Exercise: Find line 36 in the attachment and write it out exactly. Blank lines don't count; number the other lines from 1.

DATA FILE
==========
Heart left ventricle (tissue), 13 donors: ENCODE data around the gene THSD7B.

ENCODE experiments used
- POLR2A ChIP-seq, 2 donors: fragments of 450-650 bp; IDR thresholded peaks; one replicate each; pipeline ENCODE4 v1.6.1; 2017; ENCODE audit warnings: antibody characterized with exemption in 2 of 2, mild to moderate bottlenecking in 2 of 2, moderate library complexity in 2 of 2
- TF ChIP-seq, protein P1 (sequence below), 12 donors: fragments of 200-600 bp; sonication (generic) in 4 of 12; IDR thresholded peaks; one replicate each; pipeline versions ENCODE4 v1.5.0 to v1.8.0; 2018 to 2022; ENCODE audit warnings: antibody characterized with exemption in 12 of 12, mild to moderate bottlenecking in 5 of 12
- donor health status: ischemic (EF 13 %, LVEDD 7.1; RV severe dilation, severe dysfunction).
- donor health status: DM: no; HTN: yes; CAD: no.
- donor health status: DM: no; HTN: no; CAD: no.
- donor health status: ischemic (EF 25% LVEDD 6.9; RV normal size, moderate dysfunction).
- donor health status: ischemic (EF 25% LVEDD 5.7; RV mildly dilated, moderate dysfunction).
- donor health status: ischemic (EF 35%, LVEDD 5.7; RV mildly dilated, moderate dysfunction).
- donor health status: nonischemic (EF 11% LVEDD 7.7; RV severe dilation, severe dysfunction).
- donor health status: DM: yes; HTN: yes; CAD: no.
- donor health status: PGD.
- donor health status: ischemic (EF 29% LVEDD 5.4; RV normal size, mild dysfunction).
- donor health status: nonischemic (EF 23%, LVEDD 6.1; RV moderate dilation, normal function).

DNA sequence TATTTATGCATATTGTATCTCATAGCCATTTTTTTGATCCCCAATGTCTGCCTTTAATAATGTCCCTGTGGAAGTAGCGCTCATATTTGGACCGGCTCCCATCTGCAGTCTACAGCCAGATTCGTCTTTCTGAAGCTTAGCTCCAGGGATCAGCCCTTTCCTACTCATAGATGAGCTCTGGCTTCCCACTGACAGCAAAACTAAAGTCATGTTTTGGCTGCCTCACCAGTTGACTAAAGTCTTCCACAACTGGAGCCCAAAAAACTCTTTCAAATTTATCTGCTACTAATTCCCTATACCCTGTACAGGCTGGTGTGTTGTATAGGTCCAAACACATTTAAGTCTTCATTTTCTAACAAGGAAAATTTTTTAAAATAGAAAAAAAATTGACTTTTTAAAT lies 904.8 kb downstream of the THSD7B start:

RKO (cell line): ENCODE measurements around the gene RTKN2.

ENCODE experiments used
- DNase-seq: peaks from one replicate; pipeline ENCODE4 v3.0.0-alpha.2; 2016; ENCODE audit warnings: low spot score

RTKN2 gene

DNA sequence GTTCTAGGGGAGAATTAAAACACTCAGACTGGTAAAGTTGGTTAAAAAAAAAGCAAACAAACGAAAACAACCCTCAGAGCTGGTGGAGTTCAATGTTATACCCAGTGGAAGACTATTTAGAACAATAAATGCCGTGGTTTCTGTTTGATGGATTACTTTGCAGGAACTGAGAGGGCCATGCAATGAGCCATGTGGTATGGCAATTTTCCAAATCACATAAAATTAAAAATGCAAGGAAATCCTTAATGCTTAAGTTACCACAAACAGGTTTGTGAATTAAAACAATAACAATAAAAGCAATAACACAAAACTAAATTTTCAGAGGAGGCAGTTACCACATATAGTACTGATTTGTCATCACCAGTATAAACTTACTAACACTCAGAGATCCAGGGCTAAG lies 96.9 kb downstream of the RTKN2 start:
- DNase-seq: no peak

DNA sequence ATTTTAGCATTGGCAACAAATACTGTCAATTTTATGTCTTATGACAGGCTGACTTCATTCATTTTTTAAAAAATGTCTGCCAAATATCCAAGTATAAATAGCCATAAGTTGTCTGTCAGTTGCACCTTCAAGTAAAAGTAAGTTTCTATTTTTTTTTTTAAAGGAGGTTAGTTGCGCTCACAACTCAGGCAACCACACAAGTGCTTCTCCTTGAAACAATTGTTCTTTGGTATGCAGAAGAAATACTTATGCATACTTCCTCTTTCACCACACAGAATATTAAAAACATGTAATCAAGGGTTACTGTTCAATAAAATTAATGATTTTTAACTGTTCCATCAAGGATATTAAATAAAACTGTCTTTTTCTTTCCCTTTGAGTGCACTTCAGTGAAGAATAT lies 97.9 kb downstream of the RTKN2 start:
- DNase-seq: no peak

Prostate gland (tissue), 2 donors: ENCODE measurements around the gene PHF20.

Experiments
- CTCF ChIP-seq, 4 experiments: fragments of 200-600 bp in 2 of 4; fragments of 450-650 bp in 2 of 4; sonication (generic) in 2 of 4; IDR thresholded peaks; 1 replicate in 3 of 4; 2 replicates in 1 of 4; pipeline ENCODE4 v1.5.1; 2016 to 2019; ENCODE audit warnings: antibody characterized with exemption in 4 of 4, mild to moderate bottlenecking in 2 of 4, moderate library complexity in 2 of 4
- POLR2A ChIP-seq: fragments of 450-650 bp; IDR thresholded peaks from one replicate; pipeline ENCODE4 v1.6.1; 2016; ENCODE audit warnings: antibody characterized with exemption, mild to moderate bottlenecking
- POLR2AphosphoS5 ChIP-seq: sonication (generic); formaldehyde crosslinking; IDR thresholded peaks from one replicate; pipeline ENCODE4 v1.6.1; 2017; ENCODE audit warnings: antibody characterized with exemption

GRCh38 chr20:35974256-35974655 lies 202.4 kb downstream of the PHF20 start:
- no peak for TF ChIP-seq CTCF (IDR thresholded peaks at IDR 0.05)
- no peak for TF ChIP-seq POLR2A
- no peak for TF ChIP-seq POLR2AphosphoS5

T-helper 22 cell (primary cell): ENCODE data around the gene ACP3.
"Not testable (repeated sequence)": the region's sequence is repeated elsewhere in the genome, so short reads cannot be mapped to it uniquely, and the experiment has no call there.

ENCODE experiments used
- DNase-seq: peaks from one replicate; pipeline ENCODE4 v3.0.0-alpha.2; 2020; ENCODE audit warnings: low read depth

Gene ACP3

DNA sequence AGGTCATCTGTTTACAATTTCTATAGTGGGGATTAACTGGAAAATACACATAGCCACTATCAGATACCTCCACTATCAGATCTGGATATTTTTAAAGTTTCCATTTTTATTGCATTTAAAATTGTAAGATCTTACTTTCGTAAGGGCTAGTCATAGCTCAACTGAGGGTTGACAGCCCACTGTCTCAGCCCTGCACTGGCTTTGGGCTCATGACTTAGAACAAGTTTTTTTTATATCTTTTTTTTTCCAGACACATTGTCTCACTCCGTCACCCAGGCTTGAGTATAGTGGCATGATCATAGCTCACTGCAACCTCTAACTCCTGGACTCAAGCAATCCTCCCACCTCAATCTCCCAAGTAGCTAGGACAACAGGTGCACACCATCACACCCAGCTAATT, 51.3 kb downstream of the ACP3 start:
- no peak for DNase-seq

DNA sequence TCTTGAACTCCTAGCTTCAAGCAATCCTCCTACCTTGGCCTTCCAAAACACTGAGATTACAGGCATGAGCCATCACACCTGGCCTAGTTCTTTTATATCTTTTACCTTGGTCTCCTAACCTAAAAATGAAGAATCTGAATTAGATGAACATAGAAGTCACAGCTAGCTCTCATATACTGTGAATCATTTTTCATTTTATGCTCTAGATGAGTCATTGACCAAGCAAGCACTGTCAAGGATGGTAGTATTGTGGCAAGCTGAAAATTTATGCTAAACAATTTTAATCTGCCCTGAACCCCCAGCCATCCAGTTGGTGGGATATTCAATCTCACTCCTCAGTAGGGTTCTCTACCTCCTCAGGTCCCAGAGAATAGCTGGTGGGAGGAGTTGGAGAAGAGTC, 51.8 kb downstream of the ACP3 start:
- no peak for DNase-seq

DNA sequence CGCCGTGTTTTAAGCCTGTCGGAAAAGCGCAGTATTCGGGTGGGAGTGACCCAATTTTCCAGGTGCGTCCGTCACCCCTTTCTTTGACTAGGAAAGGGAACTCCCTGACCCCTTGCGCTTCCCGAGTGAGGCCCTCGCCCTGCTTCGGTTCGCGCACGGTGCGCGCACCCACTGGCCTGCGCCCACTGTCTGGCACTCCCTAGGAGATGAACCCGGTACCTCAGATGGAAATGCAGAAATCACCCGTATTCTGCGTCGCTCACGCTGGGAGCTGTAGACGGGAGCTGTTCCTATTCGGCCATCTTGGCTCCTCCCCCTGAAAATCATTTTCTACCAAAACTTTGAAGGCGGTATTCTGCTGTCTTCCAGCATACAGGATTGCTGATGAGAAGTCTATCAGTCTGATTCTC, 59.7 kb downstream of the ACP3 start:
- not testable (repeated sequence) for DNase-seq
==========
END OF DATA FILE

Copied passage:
ENCODE experiments used